4 tips on how to pay for college
- Student debt of over $1 trillion has surpassed credit card debt in the United States.1
- When it comes to saving and paying for college, be patient and be realistic about what you can expect from financial aid.
- Start early and consider signing up for tax-advantaged accounts to make the most of your college savings.
It doesn't matter if your kids are toddlers or teens: How you'll pay for their college likely weighs heavily on you. And, conventional wisdom says you shouldn't jeopardize your retirement income to help pay for your kids' degrees.
So what can you do?
When it comes to saving and paying for college, there are two rules, according to Chris Stack, managing consultant at savingforcollege.com.
- Don't panic
- Be patient
Remember, slow and steady wins the race. Whatever you can put away now to pay for college costs in the coming years will help. It may not seem that way when you consider the cost. For example, four years at a private university just topped $169,000, according to the College Board2. But, getting scared by the numbers isn't the answer. Instead, Stack and other college savings experts recommend these four strategies.
Avoid loans as much as possible
The $1 trillion in outstanding student and parent education debt exceeds all Americans' outstanding credit card balances combined.1 And the average student loan balance is over $25,000, according to the 2014 fourth quarter report on household debt and credit from the Federal Reserve Bank of New York.
"No one wants a child to graduate college and start out in life behind a mountain of debt," says Stack. The solution, he says, is being prepared for, and realistic about, college costs. Otherwise, you risk taking on debt that could jeopardize not only your children's futures, but yours as well.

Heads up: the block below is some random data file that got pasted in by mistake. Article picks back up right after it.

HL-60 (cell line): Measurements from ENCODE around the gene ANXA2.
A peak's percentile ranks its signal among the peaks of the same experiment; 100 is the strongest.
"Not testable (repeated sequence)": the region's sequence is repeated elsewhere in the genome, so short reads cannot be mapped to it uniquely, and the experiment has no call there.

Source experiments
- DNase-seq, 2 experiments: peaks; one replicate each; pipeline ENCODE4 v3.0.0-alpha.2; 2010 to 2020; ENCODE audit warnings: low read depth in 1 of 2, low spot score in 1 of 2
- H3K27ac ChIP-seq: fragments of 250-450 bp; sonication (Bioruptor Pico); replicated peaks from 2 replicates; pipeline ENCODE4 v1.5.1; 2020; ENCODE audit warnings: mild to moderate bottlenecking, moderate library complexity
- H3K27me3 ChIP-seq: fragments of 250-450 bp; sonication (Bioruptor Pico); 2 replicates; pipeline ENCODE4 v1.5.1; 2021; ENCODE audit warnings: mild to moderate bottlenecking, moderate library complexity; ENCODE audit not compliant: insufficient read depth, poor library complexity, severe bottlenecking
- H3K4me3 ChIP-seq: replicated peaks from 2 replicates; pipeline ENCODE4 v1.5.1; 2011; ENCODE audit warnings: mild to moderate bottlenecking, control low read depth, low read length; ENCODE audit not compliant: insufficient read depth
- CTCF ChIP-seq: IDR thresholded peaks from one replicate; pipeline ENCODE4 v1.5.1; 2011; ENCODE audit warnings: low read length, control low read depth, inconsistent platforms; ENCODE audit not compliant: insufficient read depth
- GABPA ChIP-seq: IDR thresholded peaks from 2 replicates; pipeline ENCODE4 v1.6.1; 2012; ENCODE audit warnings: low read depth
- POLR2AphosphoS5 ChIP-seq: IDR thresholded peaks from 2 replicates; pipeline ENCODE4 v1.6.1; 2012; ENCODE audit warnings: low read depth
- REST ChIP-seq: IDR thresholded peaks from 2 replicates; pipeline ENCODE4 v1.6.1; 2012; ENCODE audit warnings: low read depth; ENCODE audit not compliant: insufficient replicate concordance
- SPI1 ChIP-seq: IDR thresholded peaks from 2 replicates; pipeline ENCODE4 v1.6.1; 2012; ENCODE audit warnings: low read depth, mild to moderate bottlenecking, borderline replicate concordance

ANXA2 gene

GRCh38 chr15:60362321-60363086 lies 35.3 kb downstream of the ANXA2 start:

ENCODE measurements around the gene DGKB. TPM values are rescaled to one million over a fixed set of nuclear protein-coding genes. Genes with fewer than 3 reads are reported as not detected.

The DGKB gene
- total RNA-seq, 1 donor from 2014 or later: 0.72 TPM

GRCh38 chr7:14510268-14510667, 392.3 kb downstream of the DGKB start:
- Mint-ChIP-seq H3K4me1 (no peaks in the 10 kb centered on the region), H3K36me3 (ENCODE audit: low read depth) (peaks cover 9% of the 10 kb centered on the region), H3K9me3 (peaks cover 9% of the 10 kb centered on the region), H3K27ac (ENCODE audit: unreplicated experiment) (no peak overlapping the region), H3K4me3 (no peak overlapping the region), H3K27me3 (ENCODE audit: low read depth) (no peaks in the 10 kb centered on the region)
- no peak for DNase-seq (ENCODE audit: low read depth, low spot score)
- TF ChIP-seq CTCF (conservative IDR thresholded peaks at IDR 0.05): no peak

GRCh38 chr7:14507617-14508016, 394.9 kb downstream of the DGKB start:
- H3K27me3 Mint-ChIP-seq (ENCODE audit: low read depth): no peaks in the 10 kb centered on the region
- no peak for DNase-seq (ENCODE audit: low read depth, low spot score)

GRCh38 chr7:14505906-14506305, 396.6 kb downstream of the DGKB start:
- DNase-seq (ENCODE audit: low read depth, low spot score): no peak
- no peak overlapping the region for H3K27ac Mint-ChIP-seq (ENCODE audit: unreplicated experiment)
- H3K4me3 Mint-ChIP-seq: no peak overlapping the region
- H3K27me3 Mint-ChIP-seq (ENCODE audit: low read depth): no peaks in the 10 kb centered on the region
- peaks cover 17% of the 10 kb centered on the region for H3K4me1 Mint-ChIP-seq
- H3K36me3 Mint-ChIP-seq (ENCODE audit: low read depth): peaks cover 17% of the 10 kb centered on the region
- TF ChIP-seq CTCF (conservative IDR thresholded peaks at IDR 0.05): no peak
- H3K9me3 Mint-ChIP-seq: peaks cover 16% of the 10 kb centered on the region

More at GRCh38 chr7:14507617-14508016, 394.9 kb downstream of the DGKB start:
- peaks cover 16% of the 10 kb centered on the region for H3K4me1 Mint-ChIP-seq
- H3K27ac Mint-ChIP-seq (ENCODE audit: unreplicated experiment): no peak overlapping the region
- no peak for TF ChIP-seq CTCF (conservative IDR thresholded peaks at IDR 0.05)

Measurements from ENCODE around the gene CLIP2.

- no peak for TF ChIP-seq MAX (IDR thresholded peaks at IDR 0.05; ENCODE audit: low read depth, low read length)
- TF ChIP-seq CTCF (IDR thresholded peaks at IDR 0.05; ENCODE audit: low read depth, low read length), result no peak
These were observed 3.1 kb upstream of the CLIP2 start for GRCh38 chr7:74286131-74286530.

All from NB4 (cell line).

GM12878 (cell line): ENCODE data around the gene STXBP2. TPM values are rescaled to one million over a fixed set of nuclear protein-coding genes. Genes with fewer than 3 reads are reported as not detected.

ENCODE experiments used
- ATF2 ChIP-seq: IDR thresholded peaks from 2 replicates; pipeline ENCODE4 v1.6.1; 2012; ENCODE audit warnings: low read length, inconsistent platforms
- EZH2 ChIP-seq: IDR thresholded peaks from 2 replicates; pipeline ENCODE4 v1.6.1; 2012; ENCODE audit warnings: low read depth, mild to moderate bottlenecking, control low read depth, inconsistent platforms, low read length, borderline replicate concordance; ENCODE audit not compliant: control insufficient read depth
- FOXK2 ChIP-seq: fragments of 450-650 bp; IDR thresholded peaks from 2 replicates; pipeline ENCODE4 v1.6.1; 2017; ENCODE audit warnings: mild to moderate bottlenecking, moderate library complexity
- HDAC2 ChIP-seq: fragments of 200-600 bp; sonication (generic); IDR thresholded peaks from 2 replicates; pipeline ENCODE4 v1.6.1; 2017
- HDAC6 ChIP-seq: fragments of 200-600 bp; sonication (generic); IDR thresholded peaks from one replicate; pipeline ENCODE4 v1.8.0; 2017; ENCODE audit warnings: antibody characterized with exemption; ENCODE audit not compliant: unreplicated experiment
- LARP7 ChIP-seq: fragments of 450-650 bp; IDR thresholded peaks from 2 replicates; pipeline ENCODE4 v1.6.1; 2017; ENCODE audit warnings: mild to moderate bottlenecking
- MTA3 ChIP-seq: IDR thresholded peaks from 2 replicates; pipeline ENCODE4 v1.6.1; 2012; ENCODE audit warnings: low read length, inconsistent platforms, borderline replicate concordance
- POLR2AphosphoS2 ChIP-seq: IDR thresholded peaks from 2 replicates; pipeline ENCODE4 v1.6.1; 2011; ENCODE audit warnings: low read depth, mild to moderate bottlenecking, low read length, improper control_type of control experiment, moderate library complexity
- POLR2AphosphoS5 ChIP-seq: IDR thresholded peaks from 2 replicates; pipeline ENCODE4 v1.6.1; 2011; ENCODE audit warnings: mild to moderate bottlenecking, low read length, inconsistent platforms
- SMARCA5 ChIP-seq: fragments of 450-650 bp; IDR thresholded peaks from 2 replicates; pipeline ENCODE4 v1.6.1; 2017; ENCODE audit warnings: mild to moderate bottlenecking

Save. Lots. Now.
If you aren't already, start putting away as much as you can for tuition costs. Even if your child is already a tween or teenager, it's not too late. Painful as it can be to save large sums, it will cost you less in the long run than borrowing, says Stack. To find out how much you'll need for your children's education, use this college savings calculator.
Save with tax-smart accounts
You can make your savings go further by taking advantage of tax breaks on tuition savings with options such as 529 accounts and Coverdell Education Savings Accounts (CESAs).
CESAs, formerly known as education IRAs, are another option. Similar to 529s, earnings grow tax-free and qualified withdrawals are exempt from federal tax, and many times from state tax, too. CESAs are often attractive because you can use funds for private school tuition for grades K through 12 as well as for college. Income restrictions apply and contributions are limited to $2,000 a year, so many parents use these accounts in tandem with a 529.
Nearly every state offers at least one 529 account. Earnings grow tax-deferred and withdrawals are free from federal income tax if you use them for qualified education expenses. Many states also offer tax incentives, including tax deductions for contributions and tax-exempt withdrawals. For more information and rankings on 529s, go to savingforcollege.com.
Be realistic about financial aid
It's easy to think that your child can rely on financial aid to cover any shortfall you may have. But, the problem is, the majority of student aid these days is loans. So, when you're counting on financial aid, you're really relying on borrowing for education costs — not scholarships and grants, which are harder to obtain.
Many parents also worry that a big college fund will decrease the family's chance for financial aid. But, for the most part, it's better to prepare for giant costs like tuition than to count on something you can't be sure of.
That said, you can help your family's chances of qualifying for financial aid if you save in the right types of accounts. When the federal financial aid formula assesses how much a family should contribute to college costs, it looks at what both the parent and child have saved for education costs and evaluates those amounts differently. Money saved in the child's name is assessed at a 20 percent rate, whereas money saved in the parent's name, which often is the case for 529 and Coverdell accounts, is assessed at a much lower rate of up to 5.6 percent. So, every $10,000 saved in your child's name would be seen as a $2,000 contribution to college costs. That same $10,000 saved in your name would be viewed as only a $560 contribution.
Talk with your advisor about college savings and what makes sense for you.